Sunday, March 27, 2011

Social Audit on Tribal Issues held at Statue Circle, Jaipur

Adivasi men and women from various blocks of Rajasthan expressed their dissent and voice at the Social Audit on Tribal Issues, which was organized by Rajasthan Adivasi Adhikar Manch (RAAM) at Statue Circle, Jaipur on 16 March, 2011. The panelist who listened patiently to the lived experiences and complaints of the adivasis included: BL Paliwal (ex-official at the Panchayati Raj department), Ramesh Nandwana (from Jal, Jungle, Jan and independent lawyer), KB Saxena (former chief secretary of Bihar), Kalicharan (Adivasi Adhikar Manch), Aruna Roy (MKSS), BD Sharma (Bharat Jan Andolan and former SC/ST Commissioner) and Nikhil Dey (MKSS).

RD Vyas informed that in Udaipur last year, a meeting of civil society organizations working among tribals was held. Major issues related to tribals were discussed like: NREGA, education, corruption, Forest rights etc. Most tribal areas in Rajasthan are backward and poor. Basic problems faced by the tribal population are: access to health care, livelihood security, Right to Land etc. which are yet to be solved. The Forest Rights Act could not be implemented effectively. Land acquisition by the government, the private sector and the land mafia is quite common. Majority of the tribal population is illiterate. The existing Panchayati Raj system is a failure in the tribal areas. The Panchayats (Extension to the Scheduled Areas) Act, 1996 could not be implemented properly. Information regarding land acquisition is not passed to the gram sabhas or villages, which violates the PESA Act.

Badki Bai from Jharol said that PESA, which is meant for the poor, is not working properly in her village. Punni Bai from Abu Road informed that tribal people do not have access to forest produce. Despite the PESA law, the gram sabha has got no control over local resources. Gram sabha’s voice is not heard by the administration. It is the corporate sector which enjoys full control of the local produce thus depriving the tribals.

On Forest Rights Act, Suresh ji from Bara district told that at his village the Van Adhikar Samity has got no proper information and training. Total number of plots distributed under the Forest Rights Act on application was quite low. Sawaramji from Abu Road said that a few plots got distributed on application. Size of the plots distributed was quite small as compared to the size of the land, which was originally cultivated. Forest department still continue to enjoy more power despite the Forest Rights Act. Ladu Ram from Udaipur informed that in Kotra plots have not been allocated despite demands. Size of the plots allocated is too small. Forest officials dare the gram sabhas and application forms for land are deliberately destroyed. Tribals face harassment from the Forest officials. Mangelal from Pratapgarh district informed that the forest department is not bothered by applications from the people. Patwaris seldom provide correct information. Applications for plots are rejected without any reason. Similar, complaints were made by Bapunath Bhai from Chittorgarh and Mohanlal Gadasia from Udaipur. Keshuji said that water is extracted for mining and industry due to which farmers are suffering in Udaipur. In Bara district, land is acquired from the Sahariya tribe by exploitation. Outsiders have started displacing the original inhabitants.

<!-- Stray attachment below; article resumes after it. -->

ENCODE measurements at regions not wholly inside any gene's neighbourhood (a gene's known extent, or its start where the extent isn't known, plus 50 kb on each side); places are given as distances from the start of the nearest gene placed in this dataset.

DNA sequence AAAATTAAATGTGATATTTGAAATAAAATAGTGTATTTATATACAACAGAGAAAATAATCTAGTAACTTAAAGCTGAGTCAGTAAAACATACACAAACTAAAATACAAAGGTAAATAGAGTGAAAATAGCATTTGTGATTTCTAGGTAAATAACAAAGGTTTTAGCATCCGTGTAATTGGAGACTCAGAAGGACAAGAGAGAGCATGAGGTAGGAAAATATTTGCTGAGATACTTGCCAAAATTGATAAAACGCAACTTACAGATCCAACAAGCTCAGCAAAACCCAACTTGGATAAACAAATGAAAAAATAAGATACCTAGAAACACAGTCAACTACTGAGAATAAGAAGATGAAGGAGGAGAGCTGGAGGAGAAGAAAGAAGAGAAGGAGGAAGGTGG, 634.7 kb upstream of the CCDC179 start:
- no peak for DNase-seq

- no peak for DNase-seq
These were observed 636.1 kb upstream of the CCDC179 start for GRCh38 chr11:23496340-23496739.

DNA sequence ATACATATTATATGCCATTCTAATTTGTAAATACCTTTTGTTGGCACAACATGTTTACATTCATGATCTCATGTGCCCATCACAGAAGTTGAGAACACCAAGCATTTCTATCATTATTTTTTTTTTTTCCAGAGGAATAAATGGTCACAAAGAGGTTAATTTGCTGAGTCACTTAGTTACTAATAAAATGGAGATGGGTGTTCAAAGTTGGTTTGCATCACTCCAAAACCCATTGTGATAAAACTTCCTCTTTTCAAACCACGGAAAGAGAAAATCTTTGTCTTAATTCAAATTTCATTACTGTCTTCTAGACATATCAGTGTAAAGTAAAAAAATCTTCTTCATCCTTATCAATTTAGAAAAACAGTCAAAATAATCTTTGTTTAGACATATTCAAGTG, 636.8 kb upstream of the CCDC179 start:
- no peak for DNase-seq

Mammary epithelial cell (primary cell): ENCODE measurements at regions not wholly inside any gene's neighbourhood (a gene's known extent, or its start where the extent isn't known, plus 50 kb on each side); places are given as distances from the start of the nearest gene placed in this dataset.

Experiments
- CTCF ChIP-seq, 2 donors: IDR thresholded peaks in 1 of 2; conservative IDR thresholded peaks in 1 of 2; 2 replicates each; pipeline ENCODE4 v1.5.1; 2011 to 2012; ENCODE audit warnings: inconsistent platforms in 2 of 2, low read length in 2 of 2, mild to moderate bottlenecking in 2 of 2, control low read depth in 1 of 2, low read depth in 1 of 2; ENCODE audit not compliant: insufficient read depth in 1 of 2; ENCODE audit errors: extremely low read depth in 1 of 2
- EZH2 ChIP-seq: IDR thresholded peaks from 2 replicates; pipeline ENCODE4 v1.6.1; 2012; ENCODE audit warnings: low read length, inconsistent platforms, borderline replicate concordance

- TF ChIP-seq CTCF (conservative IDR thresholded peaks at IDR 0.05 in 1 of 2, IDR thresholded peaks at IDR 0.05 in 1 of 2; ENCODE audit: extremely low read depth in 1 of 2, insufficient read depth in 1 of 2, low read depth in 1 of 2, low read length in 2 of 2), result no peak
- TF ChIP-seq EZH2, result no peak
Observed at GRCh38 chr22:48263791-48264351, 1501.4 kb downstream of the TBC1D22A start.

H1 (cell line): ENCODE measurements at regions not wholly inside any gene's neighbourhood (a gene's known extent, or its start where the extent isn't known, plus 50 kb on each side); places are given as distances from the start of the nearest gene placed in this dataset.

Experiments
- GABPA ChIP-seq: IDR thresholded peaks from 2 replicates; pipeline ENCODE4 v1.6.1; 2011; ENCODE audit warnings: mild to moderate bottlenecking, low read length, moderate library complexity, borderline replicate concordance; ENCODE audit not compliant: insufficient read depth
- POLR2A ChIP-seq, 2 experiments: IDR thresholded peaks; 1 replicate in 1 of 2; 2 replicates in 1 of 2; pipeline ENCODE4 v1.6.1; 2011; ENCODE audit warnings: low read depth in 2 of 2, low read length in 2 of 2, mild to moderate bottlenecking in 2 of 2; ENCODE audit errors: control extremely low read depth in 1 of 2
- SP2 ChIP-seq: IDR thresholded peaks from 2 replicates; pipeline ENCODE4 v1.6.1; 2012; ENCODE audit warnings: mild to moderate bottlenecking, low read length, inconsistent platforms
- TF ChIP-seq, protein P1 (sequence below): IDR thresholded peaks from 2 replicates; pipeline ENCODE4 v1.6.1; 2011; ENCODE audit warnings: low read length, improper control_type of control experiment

Chandan ji, an activist from RAAM, informed that the Rajasthan government has changed the definition of village under the Rajasthan Panchayati (Modification of Provisions in Their Application to the Scheduled Areas) Act, 1999. It is for the Governor to decide now what a village is. Gram sabhas are not consulted while land acquisition takes place. There is no control over minor forest produce. Tribals cannot go to sanctuaries for accessing minor forest produce. The police hold more power as compared to the gram sabha. Development related decisions undertaken by the gram sabha is not accepted. There exists ignorance / lack of awareness and knowledge about the provisions mentioned in the Central PESA Act in the Fifth Schedule area by people, organisations working with tribal’s in the Fifth Schedule areas and the state officials. The PESA law enacted by the Centre is not implemented in letter and spirit by the Rajasthan government.